Former Commander at Camp Ashraf Delivers Stinging Rebuke to Latest MEK Smear Piece
Iran News Update published an article by Colonel Wes Martin (Ret.) on Tuesday in response to a recent inflammatory “expose” about the MEK Iran on The Intercept website. Col. Martin’s scathing rebuke of the smear piece, titled “Defectors Tell of Torture and Forced Sterilization in Militant Iranian Cult,” broke down all of its false claims and once again debunked the same tired propaganda that has been repeated by the Iranian regime for decades to demonize the MEK Iran.
Colonel Martin served as Base Commander for Camp Ashraf in Iraq beginning in 2006. He was assigned to protect the 3,800 MEK Iran members living in Iraq during the war, as they were designated protected persons under the Geneva Convention. In his role as Base Commander, he worked closely with both active and former MEK Iran members and the soldiers charged with protecting them and was privy to intelligence relating to their activities. As such, Colonel Martin has just cause to take issue with the statements in the Intercept article. He knew the people involved, was aware of the situations described, and can easily tell fact from fiction.
Abuse by Soldiers
Colonel Martin disputed claims that U.S. soldiers abused MEK Iran members who chose to part with the organization. He wrote that the Americans built a Temporary Internment and Protection Facility (TIPF) for MEK Iran members who wanted to leave and seek a different path. The U.S. attempted to relocate the 190 residents of the TIPH, but it was a long and arduous process, which many of the male residents found frustrating. After the first three years, the male residents became so frustrated and uncooperative that their work privileges were revoked and they were no longer allowed to dine with American soldiers as they had been.
The women, who were housed in a separate unit, had no such problems and maintained their privileges. They ate with U.S. soldiers and were treated respectfully, according to Colonel Martin. He never received reports of abuse or harassment during his time at Ashraf.
According to the Intercept article, the TIPH was used to torment MEK Iran members who left the organization,
“yet the article provides a group photo of the defectors cheering with an American officer in the middle of the picture. If the claim was true, this picture would have been impossible,” wrote Martin.
Claims about the MEK
The Intercept article also includes a claim from a former MEK Iran member that he was prevented from leaving the MEK Iran. The former member, Reza Sadeghi, said that in 2006 he told his MEK Iran commander that he planned to go to the TIPH. He then claimed that he was beaten and thrown into a vehicle, which was en route to a confinement facility when it was stopped by U.S. soldiers. According to Sadeghi, this stop led to his evacuation to the TIPH.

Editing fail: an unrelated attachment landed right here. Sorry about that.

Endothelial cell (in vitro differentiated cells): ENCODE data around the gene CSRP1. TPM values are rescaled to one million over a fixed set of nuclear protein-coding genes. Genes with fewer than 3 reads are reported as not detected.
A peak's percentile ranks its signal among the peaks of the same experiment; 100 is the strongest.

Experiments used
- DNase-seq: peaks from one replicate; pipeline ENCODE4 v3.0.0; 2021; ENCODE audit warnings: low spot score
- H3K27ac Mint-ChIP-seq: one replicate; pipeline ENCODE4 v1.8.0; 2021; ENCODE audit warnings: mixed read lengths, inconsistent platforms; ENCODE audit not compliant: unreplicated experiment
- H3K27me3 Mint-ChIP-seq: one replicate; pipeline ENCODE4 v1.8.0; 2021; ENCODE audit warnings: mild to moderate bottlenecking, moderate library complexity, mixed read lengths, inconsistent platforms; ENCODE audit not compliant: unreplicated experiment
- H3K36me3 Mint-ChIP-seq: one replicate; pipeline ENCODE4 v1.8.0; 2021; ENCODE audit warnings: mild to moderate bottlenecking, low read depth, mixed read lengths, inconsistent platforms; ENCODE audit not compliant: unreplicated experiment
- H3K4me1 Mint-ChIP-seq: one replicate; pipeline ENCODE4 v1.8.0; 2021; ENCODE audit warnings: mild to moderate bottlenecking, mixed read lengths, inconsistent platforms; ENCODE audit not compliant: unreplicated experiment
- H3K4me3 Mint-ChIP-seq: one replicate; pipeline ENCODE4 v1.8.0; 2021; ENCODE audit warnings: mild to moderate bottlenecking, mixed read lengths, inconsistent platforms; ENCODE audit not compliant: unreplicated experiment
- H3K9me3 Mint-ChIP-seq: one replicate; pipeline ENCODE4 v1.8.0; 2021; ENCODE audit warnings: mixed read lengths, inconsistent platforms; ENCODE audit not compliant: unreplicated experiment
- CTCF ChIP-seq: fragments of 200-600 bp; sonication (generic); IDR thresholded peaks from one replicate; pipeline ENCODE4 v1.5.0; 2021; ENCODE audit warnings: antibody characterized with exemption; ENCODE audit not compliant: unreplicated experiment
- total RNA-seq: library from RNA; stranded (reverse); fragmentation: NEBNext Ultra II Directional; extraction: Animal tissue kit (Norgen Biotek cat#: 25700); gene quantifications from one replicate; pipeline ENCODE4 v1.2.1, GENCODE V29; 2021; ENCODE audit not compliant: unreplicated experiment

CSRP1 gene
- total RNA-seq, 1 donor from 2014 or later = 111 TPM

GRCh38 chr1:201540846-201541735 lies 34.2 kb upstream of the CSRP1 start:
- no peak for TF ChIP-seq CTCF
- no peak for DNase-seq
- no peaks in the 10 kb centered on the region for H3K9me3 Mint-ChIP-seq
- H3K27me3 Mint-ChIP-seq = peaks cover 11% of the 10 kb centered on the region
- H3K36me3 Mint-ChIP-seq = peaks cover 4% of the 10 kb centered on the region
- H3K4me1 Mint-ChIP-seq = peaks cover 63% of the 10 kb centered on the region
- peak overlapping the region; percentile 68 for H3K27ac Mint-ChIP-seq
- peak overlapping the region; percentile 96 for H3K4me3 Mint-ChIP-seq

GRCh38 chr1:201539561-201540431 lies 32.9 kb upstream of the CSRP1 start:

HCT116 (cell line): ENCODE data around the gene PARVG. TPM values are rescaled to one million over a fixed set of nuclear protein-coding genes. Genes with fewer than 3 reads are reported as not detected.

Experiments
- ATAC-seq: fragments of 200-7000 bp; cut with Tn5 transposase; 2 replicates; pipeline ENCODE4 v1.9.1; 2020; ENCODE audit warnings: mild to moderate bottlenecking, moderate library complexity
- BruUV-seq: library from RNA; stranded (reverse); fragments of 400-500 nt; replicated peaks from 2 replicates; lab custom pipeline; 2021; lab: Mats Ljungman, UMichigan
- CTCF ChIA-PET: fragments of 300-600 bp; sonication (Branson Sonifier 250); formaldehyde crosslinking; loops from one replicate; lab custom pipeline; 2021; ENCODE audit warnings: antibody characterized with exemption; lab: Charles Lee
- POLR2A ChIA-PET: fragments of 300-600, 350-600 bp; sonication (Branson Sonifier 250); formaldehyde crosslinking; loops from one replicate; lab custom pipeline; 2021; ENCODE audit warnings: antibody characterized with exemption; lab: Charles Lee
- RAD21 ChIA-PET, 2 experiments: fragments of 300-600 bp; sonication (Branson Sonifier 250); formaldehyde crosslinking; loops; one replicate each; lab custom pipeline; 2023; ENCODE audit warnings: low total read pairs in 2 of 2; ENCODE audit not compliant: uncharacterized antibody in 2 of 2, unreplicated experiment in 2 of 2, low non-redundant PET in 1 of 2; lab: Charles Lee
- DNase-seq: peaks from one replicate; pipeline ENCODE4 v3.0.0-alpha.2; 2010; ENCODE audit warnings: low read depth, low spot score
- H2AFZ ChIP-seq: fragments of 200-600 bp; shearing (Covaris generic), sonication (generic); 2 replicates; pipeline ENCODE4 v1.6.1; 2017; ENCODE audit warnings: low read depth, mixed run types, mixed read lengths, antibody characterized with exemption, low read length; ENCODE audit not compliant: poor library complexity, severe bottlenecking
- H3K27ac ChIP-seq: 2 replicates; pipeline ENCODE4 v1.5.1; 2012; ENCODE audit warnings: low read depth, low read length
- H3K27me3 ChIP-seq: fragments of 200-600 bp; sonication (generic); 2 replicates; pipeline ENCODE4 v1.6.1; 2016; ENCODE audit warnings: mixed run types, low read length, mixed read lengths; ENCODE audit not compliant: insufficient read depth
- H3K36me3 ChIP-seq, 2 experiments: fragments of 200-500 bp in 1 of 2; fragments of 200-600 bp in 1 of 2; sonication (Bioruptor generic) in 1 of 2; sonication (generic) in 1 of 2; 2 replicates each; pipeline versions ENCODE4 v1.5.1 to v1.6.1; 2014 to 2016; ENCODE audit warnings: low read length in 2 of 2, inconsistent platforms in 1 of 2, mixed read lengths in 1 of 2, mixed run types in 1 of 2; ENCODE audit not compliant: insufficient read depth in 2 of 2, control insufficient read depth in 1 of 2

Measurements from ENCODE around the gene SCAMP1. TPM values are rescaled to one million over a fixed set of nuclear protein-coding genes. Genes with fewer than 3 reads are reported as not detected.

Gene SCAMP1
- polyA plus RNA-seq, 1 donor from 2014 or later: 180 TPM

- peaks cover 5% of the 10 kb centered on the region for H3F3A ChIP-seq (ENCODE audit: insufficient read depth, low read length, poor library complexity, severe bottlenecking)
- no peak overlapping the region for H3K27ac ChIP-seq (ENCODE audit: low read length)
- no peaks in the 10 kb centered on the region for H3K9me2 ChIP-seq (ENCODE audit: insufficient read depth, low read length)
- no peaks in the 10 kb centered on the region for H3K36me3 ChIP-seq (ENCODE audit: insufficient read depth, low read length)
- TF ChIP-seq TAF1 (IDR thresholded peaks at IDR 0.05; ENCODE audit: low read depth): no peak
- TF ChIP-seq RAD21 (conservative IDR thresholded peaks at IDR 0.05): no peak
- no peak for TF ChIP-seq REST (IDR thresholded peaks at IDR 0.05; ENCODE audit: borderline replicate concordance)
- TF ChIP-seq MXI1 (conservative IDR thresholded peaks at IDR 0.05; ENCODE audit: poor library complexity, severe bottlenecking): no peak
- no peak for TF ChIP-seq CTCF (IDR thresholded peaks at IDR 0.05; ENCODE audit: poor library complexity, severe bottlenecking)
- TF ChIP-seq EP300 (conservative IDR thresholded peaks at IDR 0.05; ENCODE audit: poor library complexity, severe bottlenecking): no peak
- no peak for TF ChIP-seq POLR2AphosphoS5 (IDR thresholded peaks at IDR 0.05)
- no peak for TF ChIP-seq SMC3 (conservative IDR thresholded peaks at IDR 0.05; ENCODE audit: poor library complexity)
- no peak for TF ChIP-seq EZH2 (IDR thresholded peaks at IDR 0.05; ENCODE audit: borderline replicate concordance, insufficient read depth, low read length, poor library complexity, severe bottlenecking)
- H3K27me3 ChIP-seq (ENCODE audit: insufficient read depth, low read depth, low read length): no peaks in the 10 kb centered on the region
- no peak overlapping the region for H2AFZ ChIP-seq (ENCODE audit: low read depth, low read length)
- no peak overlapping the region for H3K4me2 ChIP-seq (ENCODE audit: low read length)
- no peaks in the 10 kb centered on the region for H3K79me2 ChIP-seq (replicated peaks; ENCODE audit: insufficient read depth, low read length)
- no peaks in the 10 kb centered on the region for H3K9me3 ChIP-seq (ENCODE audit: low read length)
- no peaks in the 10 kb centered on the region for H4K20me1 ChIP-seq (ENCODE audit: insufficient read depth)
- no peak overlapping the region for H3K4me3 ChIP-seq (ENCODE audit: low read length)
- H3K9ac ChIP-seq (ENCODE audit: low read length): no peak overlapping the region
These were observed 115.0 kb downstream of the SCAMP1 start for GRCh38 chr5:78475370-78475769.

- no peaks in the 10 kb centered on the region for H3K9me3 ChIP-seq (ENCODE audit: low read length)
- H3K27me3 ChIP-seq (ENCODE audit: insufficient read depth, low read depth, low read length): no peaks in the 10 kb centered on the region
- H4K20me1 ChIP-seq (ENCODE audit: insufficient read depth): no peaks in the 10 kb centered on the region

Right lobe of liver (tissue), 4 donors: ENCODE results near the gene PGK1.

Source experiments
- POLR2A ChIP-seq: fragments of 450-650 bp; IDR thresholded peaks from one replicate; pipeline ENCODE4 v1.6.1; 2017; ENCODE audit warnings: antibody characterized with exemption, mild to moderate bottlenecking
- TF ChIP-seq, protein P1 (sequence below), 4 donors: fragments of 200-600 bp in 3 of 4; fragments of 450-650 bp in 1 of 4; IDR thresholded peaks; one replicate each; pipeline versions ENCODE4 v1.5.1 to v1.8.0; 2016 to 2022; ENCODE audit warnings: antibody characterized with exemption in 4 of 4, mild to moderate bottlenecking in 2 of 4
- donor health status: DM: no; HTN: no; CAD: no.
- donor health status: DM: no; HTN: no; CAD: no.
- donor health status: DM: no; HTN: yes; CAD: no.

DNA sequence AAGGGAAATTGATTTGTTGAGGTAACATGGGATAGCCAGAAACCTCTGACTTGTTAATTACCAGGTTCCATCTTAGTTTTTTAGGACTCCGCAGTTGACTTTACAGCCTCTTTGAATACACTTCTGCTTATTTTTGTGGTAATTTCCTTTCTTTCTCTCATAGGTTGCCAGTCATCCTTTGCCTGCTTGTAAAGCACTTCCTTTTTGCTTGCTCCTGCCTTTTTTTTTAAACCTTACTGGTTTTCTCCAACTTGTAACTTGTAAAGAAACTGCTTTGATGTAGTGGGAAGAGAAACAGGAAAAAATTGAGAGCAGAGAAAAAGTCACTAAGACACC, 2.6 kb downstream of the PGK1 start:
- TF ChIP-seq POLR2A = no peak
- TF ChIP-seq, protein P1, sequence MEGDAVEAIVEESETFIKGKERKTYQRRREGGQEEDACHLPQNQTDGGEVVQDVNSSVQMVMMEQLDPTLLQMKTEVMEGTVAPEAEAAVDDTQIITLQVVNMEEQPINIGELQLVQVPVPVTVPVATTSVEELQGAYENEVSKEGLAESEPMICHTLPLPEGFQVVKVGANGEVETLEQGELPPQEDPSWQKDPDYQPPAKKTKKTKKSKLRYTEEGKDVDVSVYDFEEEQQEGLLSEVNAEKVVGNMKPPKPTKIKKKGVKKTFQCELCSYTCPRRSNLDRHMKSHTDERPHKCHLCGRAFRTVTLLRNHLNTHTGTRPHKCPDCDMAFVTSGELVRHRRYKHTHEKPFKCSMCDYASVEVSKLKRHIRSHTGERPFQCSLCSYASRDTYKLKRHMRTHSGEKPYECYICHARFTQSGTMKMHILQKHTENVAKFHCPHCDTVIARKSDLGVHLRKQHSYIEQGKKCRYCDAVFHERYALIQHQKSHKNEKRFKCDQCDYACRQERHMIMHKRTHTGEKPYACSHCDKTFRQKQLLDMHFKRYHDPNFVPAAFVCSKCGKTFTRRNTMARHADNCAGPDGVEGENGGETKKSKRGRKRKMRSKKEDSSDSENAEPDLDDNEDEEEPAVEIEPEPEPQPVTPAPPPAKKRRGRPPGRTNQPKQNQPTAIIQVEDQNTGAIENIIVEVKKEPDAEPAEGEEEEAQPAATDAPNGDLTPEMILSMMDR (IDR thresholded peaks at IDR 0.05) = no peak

“The problem with his Sadeghi’s is the incident never happened,” wrote Colonel Martin. “I was the senior commander at Camp Ashraf during the summer of 2006. We only had one person who left the MEK Iran compound – and he walked into our camp. The MEK Iran did not know that the person had left until he was in our compound. I conducted an interview with him. He simply wanted to move on with his life.”
Colonel Martin also debunked a false claim that the MEK Iran recruited and trained Iraqi youth. He was charged with handling this tip, so he has firsthand knowledge. He wrote:
“Also in the summer of 2006, this claim was relayed to me by U.S. State Department personnel based in Baghdad. Placed on standby was a platoon of U.S. Marines mounted in their vehicles and ready to respond to any armed assault. With the platoon’s lieutenant carrying a radio, I went to the alleged training and housing location. The alleged recruiting/training location turned out to be a small housing area for local workers who would leave the camp once a week to deliver their pay to their families. Daily travel in and out of the perimeter would have increased the risk of capture by al Qaeda or other hostile operatives in the area. The source of this misinformation turned out to be Iranian loyalists inside the Iraqi government.”
The RAND Report
Colonel dismissed the 2009 RAND Report as baseless and politically-motivated, noting that he has read the report in its entirety and that it contains less than half-truths.
“Never during my or any other officer’s tenure at Ashraf were there any reports of abuse, deprivation, forced labor and other allegations that appeared in that report. While this report was being researched, I was frequently at the State Department serving as an advisor on both Iraq and Ashraf issues. Not once did State Department representatives mention the report’s in-progress information being developed,” he wrote.
“Instead, the U.S. State Department only oriented the attention of the RAND Report’s sole author to detractors of the MEK Iran. The RAND Study only served as a tool for State Department employees who were determined to undermine the credibility, and even the Protected person status, of MEK Iran members,” he added.